Tuesday, December 23, 2008

A sign of the times perhaps

Uprisings in Europe are now being referred to as the "Greek Syndrome." Referring to the recent French student protests against some "reforms" to its education system was this bit:
But behind the unrest lie three other factors: a deep disaffection from the French political system; a hostility to capitalism and "globalism" and the ever-simmering unrest in the poor, multiracial suburbs of French cities.

[snip]

President Sarkozy agreed to give way. The lycée protests went ahead anyway. There were more students on the streets of French cities on Thursday, after the government backed down, than there were last week when the education minister insisted that he would press ahead. A few cars were burnt and overturned in Lyons and Lille and a score of protesters were arrested but the marches were mostly peaceful.

Students interviewed on the streets of Paris refused to accept that the reforms had been withdrawn. President Sarkozy was not in control, they said. He was "under orders from Brussels and Washington". The real motive was to take money out of the French education budget to "refloat the banks".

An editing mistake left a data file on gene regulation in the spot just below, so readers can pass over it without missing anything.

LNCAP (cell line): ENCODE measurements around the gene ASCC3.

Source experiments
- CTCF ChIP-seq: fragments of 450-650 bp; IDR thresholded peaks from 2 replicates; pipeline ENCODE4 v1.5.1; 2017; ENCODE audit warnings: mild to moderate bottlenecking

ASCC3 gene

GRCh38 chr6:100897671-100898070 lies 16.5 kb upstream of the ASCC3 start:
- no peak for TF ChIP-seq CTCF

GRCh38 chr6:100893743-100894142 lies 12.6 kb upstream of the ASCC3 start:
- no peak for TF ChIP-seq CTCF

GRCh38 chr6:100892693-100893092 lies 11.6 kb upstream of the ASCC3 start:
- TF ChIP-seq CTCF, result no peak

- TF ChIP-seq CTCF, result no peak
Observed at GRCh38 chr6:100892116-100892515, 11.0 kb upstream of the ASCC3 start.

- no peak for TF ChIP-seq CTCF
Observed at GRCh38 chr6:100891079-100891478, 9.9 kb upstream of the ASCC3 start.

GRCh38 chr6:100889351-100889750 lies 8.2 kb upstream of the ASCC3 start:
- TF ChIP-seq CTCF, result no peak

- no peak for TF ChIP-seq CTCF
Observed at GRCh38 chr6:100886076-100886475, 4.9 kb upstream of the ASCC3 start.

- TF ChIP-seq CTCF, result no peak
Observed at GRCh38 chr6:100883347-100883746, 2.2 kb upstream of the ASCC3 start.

They are not alone in their suspicion that there is an effort by the governing elites to undertake a massive redistribution of wealth - from the social services that many depend upon to the pockets of the wealthy and the banking industry. Now for the last paragraph:
The Greek, French and Swedish protests do have common characteristics: a contempt for governments and business institutions, deepened by the greed-fired meltdown of the banks; a loose, uneasy alliance between mostly, white left-wing students and young second-generation immigrants; the sense of being part of a "sacrificed generation".
It's pretty safe to say that there are quite a few nations with burgeoning "sacrificed generations" who are becoming increasingly, and understandably, frustrated with the raw deal they've received.

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